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CW-1 employers seek Philippine consulate’s help

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(PhilHonCon) — With the Sept. 30 deadline looming, employers of workers on CW-1 permits have asked the Philippine Honorary Consulate to the CNMI to appeal to the U.S. Department of Labor and U.S. Citizenship and Immigration Services.

There are only 20 days left to file CW-1 petitions — the processing for which can take months. If no extension is granted, the affected workers will have to leave the island. Employers fear that this will result in a further disruption of their business operations that are already reeling from the impact of the Covid-19 pandemic.

True picture

On Wednesday, 18 employers met with Philippine Honorary Consul Glicerio “Eli” Arago to discuss the filing period for CW-1 petitions. They said CWs should be allowed to legally remain in the CNMI while their petitions are being processed.

“I have to admit  that we are faced with an impending workforce crisis,” Arago said. “My meeting with several of our employers gave us a true picture of their struggles and challenges in meeting the federal immigration guidelines.”

He added, “Time is not on their side right now. They do not have any other remedy in sight…. [T]he only way is for our federal agency partners, USDOL and USCIS, to hear their plight and grant a reprieve by way of a time extension.”

The employers who met with Arago and his team represent over 300 workers who are CW-1 visa holders. The employers are engaged in various business operations, ranging from food and restaurants, manpower, finance, transportation, rentals,  printing operations and educational institutions.

They expressed concern about the delay in the response time, processing and other critical administrative requirements and procedures mandated by  USDOL and USCIS.

 

Philippine Honorary Consul to the CNMI Glicerio “Eli” Arago, seated, right, and his office’s legal consultant Ariel Mariano, standing center, meet on Wednesday with employers of CWs at the Minatchon Atdao Pavilion. PhilHonCon photo

They also noted that the prevailing wage determination issued by the U.S. Department of Labor’s Office of Foreign Labor Certification reflected Guam’s wage rates. The CNMI wage survey report remains uncertified.

They said the Covid-19 pandemic has further exacerbated the situation, limiting the government’s business operations. It resulted in considerable delays in processing the Temporary Employment Certification  and Form ETA-9142C with the OFLC,  the issuance of the Notice of Acceptance for the employers to start online posting of job vacancy announcement  with the CNMI Department of Labor,  as well as the final issuance of the Temporary Labor Certification or TLC after filing the Recruitment Report.

The employers said they have sent emails and made several telephone calls to USDOL-OFLC, but the significant processing delays are already beyond the employers’ control and will eventually affect the timely filing of immigration petitions with USCIS before the CW-1 status expiration date of Sept. 30, 2020.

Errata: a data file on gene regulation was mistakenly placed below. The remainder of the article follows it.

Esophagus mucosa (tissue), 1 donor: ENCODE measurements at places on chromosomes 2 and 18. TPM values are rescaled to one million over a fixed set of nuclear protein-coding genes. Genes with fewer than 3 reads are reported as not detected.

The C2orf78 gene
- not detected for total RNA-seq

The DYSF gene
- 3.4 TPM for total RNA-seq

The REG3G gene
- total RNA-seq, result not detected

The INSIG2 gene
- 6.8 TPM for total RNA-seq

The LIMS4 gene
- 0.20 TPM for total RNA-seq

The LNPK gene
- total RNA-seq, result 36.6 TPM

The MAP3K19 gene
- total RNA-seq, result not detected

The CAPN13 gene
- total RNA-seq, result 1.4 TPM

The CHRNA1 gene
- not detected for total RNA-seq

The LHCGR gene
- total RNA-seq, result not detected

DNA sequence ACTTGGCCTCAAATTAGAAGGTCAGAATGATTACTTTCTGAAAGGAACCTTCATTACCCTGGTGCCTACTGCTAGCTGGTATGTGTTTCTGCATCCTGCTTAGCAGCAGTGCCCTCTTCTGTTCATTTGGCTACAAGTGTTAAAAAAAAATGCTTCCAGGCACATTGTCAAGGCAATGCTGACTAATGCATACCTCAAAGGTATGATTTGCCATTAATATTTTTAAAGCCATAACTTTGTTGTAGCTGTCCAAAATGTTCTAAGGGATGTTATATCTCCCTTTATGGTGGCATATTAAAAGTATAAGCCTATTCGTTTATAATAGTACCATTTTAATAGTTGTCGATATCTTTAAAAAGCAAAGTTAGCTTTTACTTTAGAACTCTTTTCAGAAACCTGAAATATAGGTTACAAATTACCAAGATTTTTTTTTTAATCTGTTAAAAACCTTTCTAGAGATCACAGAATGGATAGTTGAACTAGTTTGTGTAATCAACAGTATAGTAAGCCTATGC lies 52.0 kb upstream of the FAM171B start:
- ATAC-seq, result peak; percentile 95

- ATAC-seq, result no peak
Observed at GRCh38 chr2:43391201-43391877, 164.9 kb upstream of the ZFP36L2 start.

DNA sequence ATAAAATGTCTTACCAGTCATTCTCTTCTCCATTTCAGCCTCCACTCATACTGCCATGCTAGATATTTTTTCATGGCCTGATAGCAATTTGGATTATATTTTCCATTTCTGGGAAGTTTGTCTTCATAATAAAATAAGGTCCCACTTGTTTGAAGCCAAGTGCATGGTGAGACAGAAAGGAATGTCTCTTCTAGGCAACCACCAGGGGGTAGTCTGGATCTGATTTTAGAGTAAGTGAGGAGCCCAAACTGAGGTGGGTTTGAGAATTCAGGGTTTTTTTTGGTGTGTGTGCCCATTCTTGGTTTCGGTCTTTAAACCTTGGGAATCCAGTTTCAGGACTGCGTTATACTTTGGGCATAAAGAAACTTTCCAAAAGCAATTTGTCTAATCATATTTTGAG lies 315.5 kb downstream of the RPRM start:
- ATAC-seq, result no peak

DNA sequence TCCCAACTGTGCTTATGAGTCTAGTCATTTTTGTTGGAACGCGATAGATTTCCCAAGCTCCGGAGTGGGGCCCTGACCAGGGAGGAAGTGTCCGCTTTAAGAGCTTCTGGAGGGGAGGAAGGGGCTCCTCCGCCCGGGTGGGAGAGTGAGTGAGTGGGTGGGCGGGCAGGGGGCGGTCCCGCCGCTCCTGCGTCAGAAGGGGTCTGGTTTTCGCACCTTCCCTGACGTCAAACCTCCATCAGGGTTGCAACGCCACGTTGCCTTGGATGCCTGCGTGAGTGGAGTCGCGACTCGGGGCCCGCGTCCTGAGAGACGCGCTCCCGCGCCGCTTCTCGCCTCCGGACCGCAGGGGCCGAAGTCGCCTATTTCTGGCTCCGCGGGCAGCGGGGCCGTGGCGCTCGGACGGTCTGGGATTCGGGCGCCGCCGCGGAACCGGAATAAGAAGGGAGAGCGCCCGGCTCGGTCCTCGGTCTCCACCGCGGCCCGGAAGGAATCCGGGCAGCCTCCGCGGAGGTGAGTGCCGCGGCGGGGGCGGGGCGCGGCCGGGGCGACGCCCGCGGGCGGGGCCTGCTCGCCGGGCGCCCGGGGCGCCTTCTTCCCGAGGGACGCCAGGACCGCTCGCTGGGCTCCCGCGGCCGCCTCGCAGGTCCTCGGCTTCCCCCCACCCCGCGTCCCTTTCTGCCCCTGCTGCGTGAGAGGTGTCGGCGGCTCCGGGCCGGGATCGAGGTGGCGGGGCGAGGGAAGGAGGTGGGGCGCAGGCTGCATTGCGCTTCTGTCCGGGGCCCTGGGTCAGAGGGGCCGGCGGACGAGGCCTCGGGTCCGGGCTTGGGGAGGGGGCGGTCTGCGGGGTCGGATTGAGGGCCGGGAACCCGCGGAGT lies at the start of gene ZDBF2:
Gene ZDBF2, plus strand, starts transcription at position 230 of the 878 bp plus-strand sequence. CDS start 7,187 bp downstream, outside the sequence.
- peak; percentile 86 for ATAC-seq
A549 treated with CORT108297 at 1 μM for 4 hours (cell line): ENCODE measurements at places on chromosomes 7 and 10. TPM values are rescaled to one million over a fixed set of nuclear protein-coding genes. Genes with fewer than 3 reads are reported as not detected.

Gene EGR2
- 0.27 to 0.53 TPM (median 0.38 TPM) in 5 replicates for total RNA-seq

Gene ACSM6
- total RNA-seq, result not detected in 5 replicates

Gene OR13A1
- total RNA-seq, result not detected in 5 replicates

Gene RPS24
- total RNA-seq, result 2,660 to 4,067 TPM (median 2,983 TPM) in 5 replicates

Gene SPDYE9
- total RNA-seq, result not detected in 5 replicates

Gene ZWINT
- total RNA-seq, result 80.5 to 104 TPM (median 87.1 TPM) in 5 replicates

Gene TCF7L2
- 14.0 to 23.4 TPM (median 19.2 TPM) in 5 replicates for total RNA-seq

The  affected foreign workers will have no valid status in the CNMI beginning Oct. 1.

Unprecedented crisis

On Thursday, Arago wrote separate letters to U.S. Congressman Gregorio Kilili Camacho Sablan and Gov. Ralph DLG Torres.

“At this time of unprecedented crisis, we seek your assistance to address these concerns with our federal agency partners,” Arago said in his letters.

He noted that the congressman and the governor have been  long-standing partners of the business community. “They have been with us over the years, supporting the backbone of our islands’ economic development: its workers.”

Lack of information

“There are hundreds if not over a thousand employers in the CNMI pleading for extension,” said employer Eden Guillo-Ordas. “We are praying for an extension in filing CW-1 petitions.”

She said there is a lack of information that will allow employers  to understand the process of renewal and other USDOL requirements/guidelines.

“We ended up repeating and restarting the process once we received a denial. For TLC alone, the process takes about five months,” she said.

There are also other employers who are hesitant to “re-do” the process because the prevailing wage determination was based on Guam’s.

“How we wished that the U.S. Labor Department will give us some consideration,” another employer said.

D’Elegance Enterprises Inc. representative Irene Santiago said her company is still waiting for an update of the recruitment report they submitted.

“Our company submitted it in July but up to now we have yet to hear a response. I am scared because Sept. 30 is almost here,” Santiago said.  “If it is not approved, the affected employees will have to leave the island.”

Le Queen Inc., which is engaged in manpower services, said it received a “denial” from  USDOL on Wednesday, company representative Rene Reyes said.

“Meaning, our workers are all in-danger of being sent home because of the last-minute denial and the USCIS application deadline of Sept. 30,” he added.

“We are appealing and praying for  USDOL and USCIS’ understanding. We hope they grant us our request for an extension. I hope with the help of Consul Arago, our appeal will be answered.”

 

 

 

November 2020 pssnewsletter

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